4 Casson says of it: “The collection Aristotle put together, despite its extent and variety, was strictly personal, a tool for his multifarious studies” (31). What exactly was the ‘library of Aristotle’? Strabo (13.1.54 C 608-9) says:

And from Skepsis came the Socratics Erastos and Koriskos and Neleus the son of Koriskos, a pupil of Aristotle and Theophrastus, who received the library of Theophrastus, in which was the library of Aristotle; for Aristotle gave his library to Theophrastus, to whom he also left the school; he was the first we know of to have collected books and he taught the kings in Egypt the arrangement of a library. And Theophrastus gave it to Neleus; and he carrying it away to Scepsis gave it to his descendants.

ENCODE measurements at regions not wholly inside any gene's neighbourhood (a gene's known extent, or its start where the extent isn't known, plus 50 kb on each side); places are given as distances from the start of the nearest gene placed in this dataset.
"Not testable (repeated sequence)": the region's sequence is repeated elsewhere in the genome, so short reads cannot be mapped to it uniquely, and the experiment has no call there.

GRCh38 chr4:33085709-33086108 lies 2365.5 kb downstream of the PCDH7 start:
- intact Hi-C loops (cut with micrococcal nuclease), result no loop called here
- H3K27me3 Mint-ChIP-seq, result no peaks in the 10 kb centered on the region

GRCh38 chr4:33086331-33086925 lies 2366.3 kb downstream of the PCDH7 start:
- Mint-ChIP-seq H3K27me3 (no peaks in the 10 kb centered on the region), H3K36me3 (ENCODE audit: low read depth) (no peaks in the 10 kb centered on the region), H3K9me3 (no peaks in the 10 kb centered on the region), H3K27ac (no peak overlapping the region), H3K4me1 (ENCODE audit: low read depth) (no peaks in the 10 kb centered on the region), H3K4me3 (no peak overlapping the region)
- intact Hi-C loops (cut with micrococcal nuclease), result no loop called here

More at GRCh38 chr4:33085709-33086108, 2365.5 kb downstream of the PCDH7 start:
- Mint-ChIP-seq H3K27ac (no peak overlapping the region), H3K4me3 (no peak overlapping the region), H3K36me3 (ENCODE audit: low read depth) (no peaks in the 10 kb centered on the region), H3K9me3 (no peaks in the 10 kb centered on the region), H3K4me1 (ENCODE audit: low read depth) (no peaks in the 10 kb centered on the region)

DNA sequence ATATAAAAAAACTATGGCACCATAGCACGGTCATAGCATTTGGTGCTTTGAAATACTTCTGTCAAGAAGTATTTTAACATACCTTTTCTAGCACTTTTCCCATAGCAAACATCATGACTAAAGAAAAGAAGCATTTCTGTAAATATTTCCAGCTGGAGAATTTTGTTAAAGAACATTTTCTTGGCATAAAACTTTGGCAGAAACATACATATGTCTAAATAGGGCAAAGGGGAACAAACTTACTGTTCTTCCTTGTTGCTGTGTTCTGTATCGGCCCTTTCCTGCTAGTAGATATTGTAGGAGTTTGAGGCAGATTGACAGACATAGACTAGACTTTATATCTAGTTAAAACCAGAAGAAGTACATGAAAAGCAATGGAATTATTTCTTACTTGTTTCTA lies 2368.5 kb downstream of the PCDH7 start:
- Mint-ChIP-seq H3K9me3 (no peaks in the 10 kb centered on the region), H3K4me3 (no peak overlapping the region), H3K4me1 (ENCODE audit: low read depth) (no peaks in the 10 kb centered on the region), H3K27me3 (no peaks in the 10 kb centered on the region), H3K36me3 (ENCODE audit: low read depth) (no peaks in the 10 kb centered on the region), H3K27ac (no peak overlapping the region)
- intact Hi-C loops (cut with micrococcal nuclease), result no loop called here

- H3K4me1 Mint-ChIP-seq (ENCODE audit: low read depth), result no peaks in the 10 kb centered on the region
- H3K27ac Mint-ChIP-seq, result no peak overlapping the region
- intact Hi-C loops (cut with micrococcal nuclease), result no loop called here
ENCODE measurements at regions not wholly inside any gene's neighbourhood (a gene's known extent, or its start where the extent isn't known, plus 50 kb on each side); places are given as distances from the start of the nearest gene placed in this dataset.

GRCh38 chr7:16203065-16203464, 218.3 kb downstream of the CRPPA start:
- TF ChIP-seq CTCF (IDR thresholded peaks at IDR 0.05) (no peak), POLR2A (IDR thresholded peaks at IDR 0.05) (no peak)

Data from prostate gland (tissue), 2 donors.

Strabo implies that the ‘library of Aristotle’ consisted of Aristotle's works, to which Theophrastus then added his own; the clear implication of Strabo's remarks, later in this passage, on the decline of the Peripatetic school is that Theophrastus left to Neleus, and Neleus removed to his home town of Skepsis, unique copies (perhaps even autographs) of most of the works of Aristotle and Theophrastus. Plutarch likewise (Sulla 26.1-3) describes the library of Apellicon (who acquired the collection from the descen¬dants of Neleus) as ‘the writings of Aristotle and Theophrastus’. Strabo and Plutarch view the collection as one which can be traced back directly to the hands of Aristotle and Theophrastus; both connect this collection with the alleged disappearance and rediscovery of a (perhaps the) major portion of the corpus of Aristotle and Theophrastus and with the revival of Aristotelian studies in the late 1st c. B.C. Strabo's aside on Aristotle, ‘he was the first we know of to have collected books and he taught the kings in Egypt the arrangement of a library’, suggests a wider significance for the ‘library of Aristotle’, as Casson points out (28-29). Books do seem to have been particularly important to Aristotle and his philosophical school. Plato is supposed to have called Aristotle ὁ ἀναγνώστης (the reader) (Vita Marciana 6-7), presumably because Aristotle was a voracious reader; although, since the anagnostes was usually a slave, it may also be a matter of Aristotle engaging in a pursuit normally left to slaves. Aristotle recommended the consultation of written works as a first step in the process of dialectic (Top. 1.14.105 b 12), and his own work as doxographer, illustrated in titles attributed to him such as “On the Philosophy of Archytas”, “On the Philosophy of Speusippus and Xenocrates”, and “Problems from the Works of Democritus” (Diog. Laert. 5.25-26), must have required a collection of books. Indeed, Aristotle is reported to have purchased the books of Speusippus, Plato's successor in the Academy, after Speusippus' death for a price of 3 talents (Diog. Laert. 4.5; Gell. 3.17.3); this exorbitant price fits the picture of a book-collector so avid that he might be called ‘the first to have collected books’. The school's research activities, such as collecting constitutions and official records, would also have added to its store of texts. The possession of a library seems to have played a much more critical rôle in the development of the Peripatetic school than it did in the development of any other philosophical school; we hear nothing, for example, of the ‘library of the Academy’ or the ‘library of the Stoics’.